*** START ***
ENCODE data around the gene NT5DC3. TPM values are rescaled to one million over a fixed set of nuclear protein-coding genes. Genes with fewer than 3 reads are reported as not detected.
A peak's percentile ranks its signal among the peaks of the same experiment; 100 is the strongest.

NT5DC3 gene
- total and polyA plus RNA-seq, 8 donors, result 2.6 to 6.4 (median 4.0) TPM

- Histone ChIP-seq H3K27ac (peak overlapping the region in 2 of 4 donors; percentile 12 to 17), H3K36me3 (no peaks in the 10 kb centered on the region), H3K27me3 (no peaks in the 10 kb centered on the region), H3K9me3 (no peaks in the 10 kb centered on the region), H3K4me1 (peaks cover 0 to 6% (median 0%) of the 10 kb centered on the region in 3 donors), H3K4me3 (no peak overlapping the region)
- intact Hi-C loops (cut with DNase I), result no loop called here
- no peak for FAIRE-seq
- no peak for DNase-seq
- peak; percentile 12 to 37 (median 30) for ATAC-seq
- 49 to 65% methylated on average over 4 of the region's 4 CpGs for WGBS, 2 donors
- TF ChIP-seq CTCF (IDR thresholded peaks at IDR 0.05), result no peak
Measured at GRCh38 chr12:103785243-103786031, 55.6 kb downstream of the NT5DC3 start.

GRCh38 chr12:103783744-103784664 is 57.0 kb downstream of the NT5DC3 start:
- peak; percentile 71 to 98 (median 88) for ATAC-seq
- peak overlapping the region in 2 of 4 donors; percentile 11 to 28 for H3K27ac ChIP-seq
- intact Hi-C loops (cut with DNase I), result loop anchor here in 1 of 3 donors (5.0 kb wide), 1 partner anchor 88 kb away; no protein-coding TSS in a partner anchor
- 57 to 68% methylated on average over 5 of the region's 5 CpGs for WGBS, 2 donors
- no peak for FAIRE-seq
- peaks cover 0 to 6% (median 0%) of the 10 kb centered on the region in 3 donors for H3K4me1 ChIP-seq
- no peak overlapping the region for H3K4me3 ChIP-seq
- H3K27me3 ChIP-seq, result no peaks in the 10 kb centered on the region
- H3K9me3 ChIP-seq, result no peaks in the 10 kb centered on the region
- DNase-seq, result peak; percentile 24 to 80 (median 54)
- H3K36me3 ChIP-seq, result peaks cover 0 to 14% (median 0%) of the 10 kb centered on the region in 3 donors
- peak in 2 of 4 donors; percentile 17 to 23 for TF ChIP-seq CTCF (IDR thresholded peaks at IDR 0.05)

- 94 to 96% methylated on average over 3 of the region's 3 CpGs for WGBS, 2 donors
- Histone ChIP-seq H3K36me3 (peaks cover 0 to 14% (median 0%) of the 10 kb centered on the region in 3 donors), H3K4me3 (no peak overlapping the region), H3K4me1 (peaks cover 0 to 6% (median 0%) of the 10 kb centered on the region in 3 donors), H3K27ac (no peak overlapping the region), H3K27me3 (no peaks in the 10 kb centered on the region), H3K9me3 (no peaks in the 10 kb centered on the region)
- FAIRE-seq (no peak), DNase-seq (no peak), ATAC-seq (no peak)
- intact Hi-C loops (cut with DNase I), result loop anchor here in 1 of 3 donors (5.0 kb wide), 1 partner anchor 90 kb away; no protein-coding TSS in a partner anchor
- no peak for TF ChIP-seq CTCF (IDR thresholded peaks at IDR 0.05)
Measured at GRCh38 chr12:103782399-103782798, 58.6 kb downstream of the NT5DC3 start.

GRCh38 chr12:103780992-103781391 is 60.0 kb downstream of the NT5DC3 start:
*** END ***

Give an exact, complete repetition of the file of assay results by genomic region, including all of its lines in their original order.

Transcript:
ENCODE data around the gene NT5DC3. TPM values are rescaled to one million over a fixed set of nuclear protein-coding genes. Genes with fewer than 3 reads are reported as not detected.
A peak's percentile ranks its signal among the peaks of the same experiment; 100 is the strongest.

NT5DC3 gene
- total and polyA plus RNA-seq, 8 donors, result 2.6 to 6.4 (median 4.0) TPM

- Histone ChIP-seq H3K27ac (peak overlapping the region in 2 of 4 donors; percentile 12 to 17), H3K36me3 (no peaks in the 10 kb centered on the region), H3K27me3 (no peaks in the 10 kb centered on the region), H3K9me3 (no peaks in the 10 kb centered on the region), H3K4me1 (peaks cover 0 to 6% (median 0%) of the 10 kb centered on the region in 3 donors), H3K4me3 (no peak overlapping the region)
- intact Hi-C loops (cut with DNase I), result no loop called here
- no peak for FAIRE-seq
- no peak for DNase-seq
- peak; percentile 12 to 37 (median 30) for ATAC-seq
- 49 to 65% methylated on average over 4 of the region's 4 CpGs for WGBS, 2 donors
- TF ChIP-seq CTCF (IDR thresholded peaks at IDR 0.05), result no peak
Measured at GRCh38 chr12:103785243-103786031, 55.6 kb downstream of the NT5DC3 start.

GRCh38 chr12:103783744-103784664 is 57.0 kb downstream of the NT5DC3 start:
- peak; percentile 71 to 98 (median 88) for ATAC-seq
- peak overlapping the region in 2 of 4 donors; percentile 11 to 28 for H3K27ac ChIP-seq
- intact Hi-C loops (cut with DNase I), result loop anchor here in 1 of 3 donors (5.0 kb wide), 1 partner anchor 88 kb away; no protein-coding TSS in a partner anchor
- 57 to 68% methylated on average over 5 of the region's 5 CpGs for WGBS, 2 donors
- no peak for FAIRE-seq
- peaks cover 0 to 6% (median 0%) of the 10 kb centered on the region in 3 donors for H3K4me1 ChIP-seq
- no peak overlapping the region for H3K4me3 ChIP-seq
- H3K27me3 ChIP-seq, result no peaks in the 10 kb centered on the region
- H3K9me3 ChIP-seq, result no peaks in the 10 kb centered on the region
- DNase-seq, result peak; percentile 24 to 80 (median 54)
- H3K36me3 ChIP-seq, result peaks cover 0 to 14% (median 0%) of the 10 kb centered on the region in 3 donors
- peak in 2 of 4 donors; percentile 17 to 23 for TF ChIP-seq CTCF (IDR thresholded peaks at IDR 0.05)

- 94 to 96% methylated on average over 3 of the region's 3 CpGs for WGBS, 2 donors
- Histone ChIP-seq H3K36me3 (peaks cover 0 to 14% (median 0%) of the 10 kb centered on the region in 3 donors), H3K4me3 (no peak overlapping the region), H3K4me1 (peaks cover 0 to 6% (median 0%) of the 10 kb centered on the region in 3 donors), H3K27ac (no peak overlapping the region), H3K27me3 (no peaks in the 10 kb centered on the region), H3K9me3 (no peaks in the 10 kb centered on the region)
- FAIRE-seq (no peak), DNase-seq (no peak), ATAC-seq (no peak)
- intact Hi-C loops (cut with DNase I), result loop anchor here in 1 of 3 donors (5.0 kb wide), 1 partner anchor 90 kb away; no protein-coding TSS in a partner anchor
- no peak for TF ChIP-seq CTCF (IDR thresholded peaks at IDR 0.05)
Measured at GRCh38 chr12:103782399-103782798, 58.6 kb downstream of the NT5DC3 start.

GRCh38 chr12:103780992-103781391 is 60.0 kb downstream of the NT5DC3 start: